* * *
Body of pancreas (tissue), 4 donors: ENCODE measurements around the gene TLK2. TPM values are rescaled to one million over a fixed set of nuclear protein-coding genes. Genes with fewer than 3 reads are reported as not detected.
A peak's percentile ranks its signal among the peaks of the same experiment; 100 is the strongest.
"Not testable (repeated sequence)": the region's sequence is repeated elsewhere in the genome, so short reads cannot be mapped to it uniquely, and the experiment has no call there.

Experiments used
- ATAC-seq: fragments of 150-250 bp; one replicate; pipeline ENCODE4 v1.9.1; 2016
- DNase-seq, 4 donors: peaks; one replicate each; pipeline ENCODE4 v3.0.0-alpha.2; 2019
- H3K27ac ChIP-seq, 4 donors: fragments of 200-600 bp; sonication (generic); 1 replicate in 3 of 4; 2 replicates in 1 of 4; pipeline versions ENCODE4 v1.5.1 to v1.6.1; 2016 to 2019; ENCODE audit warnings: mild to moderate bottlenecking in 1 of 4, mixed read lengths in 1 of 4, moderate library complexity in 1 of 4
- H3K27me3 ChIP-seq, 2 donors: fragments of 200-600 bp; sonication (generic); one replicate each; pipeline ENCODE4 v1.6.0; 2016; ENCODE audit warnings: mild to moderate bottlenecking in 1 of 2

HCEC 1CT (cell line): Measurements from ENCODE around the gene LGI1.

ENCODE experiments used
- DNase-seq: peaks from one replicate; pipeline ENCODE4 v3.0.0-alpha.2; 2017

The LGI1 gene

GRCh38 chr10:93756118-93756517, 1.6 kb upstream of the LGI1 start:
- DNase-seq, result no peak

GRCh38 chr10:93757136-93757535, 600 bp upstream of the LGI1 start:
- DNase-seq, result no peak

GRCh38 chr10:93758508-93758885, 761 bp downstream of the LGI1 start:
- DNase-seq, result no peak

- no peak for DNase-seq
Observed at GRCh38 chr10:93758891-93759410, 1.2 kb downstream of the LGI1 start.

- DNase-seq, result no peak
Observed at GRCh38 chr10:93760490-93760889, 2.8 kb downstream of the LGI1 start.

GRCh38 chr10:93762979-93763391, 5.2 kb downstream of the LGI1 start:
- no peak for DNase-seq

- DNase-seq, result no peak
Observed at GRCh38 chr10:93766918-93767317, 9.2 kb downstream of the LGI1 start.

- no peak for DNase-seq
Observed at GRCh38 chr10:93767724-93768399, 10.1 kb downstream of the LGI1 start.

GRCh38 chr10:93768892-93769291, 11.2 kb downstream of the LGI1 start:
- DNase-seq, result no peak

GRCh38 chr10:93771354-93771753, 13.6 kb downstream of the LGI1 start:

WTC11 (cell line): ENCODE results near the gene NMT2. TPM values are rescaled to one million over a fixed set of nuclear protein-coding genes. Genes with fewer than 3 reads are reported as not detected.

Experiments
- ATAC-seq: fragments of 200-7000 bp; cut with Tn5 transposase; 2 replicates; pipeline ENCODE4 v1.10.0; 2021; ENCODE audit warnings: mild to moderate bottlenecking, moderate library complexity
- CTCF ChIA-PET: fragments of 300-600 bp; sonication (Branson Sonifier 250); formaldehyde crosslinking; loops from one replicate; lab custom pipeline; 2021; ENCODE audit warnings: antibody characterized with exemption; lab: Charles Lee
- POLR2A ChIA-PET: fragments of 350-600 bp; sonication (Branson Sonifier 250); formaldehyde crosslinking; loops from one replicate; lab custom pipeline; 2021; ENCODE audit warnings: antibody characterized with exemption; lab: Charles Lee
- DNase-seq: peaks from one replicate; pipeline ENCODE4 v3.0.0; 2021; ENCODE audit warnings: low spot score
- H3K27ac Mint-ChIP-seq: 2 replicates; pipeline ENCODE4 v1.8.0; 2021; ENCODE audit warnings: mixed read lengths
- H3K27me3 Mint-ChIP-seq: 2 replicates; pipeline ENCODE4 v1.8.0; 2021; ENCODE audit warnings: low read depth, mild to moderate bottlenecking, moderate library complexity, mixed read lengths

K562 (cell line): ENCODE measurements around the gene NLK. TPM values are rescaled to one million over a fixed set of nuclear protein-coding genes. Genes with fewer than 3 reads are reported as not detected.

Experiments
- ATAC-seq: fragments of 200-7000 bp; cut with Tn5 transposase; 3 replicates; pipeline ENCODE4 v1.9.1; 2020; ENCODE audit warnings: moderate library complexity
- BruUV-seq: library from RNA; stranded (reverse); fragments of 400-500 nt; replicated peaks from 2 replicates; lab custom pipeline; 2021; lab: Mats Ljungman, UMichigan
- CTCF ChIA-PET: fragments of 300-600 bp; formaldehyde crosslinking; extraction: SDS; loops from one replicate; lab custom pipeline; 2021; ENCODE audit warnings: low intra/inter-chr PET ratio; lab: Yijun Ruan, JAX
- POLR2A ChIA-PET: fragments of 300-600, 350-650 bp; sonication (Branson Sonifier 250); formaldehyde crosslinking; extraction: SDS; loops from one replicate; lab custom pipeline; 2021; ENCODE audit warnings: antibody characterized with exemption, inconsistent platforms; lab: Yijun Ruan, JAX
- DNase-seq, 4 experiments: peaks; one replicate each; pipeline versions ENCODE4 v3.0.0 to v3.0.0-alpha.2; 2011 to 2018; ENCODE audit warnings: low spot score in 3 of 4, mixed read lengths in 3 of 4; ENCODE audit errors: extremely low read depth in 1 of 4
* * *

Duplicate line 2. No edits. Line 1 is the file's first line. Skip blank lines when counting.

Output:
A peak's percentile ranks its signal among the peaks of the same experiment; 100 is the strongest.